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Fintech Changing The Landscape Of Lending

The advent of fintech led alternate lending has also given rise to concerns around data privacy as the apps seek permission to access data on smartphones

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Off late, Fintech has been the buzz word. But what actually is fintech? For the layman, it essentially means computer programs and other technology used to support or enable banking and financial services. Lending by fintech companies essentially involves two essential component viz Use of Digital channels vs traditional channel and Use of Digitised data. Both these component enhances the customer experience as customised products are offered at door step.

Financial services companies have been adopters of the mainframe computer earlier than other Industries. These have helped Fintech companies in not only solving human problems but have also enhanced efficiency in its operations. Technologies like Big Data Analytics Machine Learning, Artificial Intelligence (AI), and much more have allowed computers to crunch huge varied, diverse and deep datasets than ever before. Digital lending is a powerful force for financial inclusion.
Innovations in digital lending are enabling financial service providers (FSPs) to offer better products to more underserved clients in faster, more cost-efficient, and engaging ways. Like always, initially, the early entrant captured the low hanging fruits by concentrating on developed markets and higher-income segments. But today, many are turning their attention to emerging markets and competing for traditionally underserved, down-market customers. Improved connectivity (3G, 4G roll out) together with digital literacy which was aided by affordable smartphones, have helped fintech companies to roll out customised products as well as larger loan sizes. The Market size is humongous. One of the report found alternative finance globally had become a US$145 billion industry (in 2016).

MSMEs despite contributing close to 29% of GDP and over 45% of industrial output have had limited access to formal means of financing. A primary reason that they were not adequately served by Banks was due to lack of data / documents and the high cost of credit delivery relative to their small size. This is further substantiated by the fact that CRISIL estimates only a quarter of MSMEs demands were addressed by the formal channels of finance. It further pegs MSMEs potential credit demand at INR 45 Trillion (as of 2015-16). Hence, given that a large portion of these borrowers are unbanked or new to Credit, there is immense potential to grow and serve this space. While NBFCs with their agility have taken a lead over Banks in the pace of addressing the demand in this segment, the new age fintech enterprises with their alternate scoring mechanism and quicker processing times by leveraging technology have made the access to finance even swifter.

The demand for digital credit cannot be met by fintech players alone. Fintech companies face challenges in funding as well as managing asset liability mismatch.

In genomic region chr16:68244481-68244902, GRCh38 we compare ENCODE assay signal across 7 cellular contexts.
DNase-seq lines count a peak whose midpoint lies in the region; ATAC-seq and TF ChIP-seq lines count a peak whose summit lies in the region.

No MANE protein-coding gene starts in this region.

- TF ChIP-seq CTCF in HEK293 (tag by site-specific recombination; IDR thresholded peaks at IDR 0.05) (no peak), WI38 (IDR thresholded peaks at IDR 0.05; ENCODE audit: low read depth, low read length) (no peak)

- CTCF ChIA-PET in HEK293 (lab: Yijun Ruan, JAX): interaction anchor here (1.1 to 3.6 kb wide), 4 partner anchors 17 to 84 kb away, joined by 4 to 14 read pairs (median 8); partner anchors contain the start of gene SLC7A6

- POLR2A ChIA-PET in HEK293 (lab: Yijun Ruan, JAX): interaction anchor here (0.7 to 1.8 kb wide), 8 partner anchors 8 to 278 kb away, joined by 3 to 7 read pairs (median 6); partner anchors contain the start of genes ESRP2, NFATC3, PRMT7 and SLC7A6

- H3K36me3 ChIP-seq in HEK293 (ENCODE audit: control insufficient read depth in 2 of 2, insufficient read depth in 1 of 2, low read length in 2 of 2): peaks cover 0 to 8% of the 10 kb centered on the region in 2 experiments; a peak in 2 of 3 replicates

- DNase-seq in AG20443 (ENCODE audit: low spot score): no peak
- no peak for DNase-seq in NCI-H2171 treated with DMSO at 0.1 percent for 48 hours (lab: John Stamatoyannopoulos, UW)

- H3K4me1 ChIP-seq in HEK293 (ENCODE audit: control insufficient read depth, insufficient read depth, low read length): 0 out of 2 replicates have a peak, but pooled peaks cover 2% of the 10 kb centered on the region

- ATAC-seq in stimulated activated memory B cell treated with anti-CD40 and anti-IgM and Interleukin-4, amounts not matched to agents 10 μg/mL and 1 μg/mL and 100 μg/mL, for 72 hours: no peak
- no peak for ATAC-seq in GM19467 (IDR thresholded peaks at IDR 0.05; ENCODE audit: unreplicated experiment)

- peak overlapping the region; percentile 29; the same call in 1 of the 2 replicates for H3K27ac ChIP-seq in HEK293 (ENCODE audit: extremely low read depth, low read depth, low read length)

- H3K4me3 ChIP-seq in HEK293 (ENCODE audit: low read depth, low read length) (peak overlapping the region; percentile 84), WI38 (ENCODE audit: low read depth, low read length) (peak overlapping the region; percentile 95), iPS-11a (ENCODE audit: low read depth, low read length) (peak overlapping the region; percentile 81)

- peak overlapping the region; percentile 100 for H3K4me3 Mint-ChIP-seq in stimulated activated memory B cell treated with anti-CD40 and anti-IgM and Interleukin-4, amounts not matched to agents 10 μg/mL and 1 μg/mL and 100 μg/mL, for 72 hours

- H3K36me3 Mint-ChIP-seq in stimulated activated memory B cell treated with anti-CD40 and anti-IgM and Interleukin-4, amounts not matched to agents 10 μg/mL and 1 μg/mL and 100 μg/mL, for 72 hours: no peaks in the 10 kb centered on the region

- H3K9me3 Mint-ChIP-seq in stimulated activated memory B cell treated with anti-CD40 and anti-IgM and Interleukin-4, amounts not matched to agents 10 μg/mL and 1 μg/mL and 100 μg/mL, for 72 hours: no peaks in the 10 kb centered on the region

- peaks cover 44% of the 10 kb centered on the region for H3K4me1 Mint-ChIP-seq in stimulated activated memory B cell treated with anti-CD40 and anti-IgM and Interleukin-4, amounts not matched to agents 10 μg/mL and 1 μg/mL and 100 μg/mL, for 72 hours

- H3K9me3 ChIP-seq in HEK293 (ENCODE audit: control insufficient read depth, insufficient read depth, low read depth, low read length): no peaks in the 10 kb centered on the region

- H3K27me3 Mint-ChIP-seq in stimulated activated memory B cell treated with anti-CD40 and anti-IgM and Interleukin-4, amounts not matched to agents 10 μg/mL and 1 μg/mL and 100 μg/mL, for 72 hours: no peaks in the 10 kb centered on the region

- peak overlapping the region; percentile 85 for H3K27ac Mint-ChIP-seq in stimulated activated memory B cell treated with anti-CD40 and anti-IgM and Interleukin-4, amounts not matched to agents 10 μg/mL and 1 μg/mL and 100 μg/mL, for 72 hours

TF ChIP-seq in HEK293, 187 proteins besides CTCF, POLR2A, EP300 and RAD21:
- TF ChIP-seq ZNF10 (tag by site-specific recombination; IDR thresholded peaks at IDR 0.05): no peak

Further, in some countries, terms of licensing also limit their product offerings. It is therefore essential that the old FSP's such as Banks digitize its product portfolio and offer a similar or better customer experience than traditional methods. It is crucial for them for staying relevant in a changing financial landscape. The adoption of technology in lending by older FSPs, provide added advantage as it lowers operating expenses, reduces turnaround time, helps reduce the delinquency (due to better decision-making & improved understanding of client behaviour) and at the same time enhanced customer engagement through personalized products. At the same time, it can also provide previously underserved clients with the high quality, affordable financial services.

The advent of fintech led alternate lending has also given rise to concerns around data privacy as the apps seek permission to access data on smartphones. Further, given the easy availability of credit, over burdening of customers is another major concern. A non-discerning borrower in this case may easily borrow more than his corresponding financial capacity, hence, he may not be able to repay. Also, some in the traditional banking channels term it another 'credit bubble' in the making. Eventually, how the risk-return matrix are handled by these enterprises would separate the Men from the Boys in this club.

Disclaimer: The views expressed in the article above are those of the authors' and do not necessarily represent or reflect the views of this publishing house. Unless otherwise noted, the author is writing in his/her personal capacity. They are not intended and should not be thought to represent official ideas, attitudes, or policies of any agency or institution.

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Rajesh Sharma

The author is Director, Capri Global Capital

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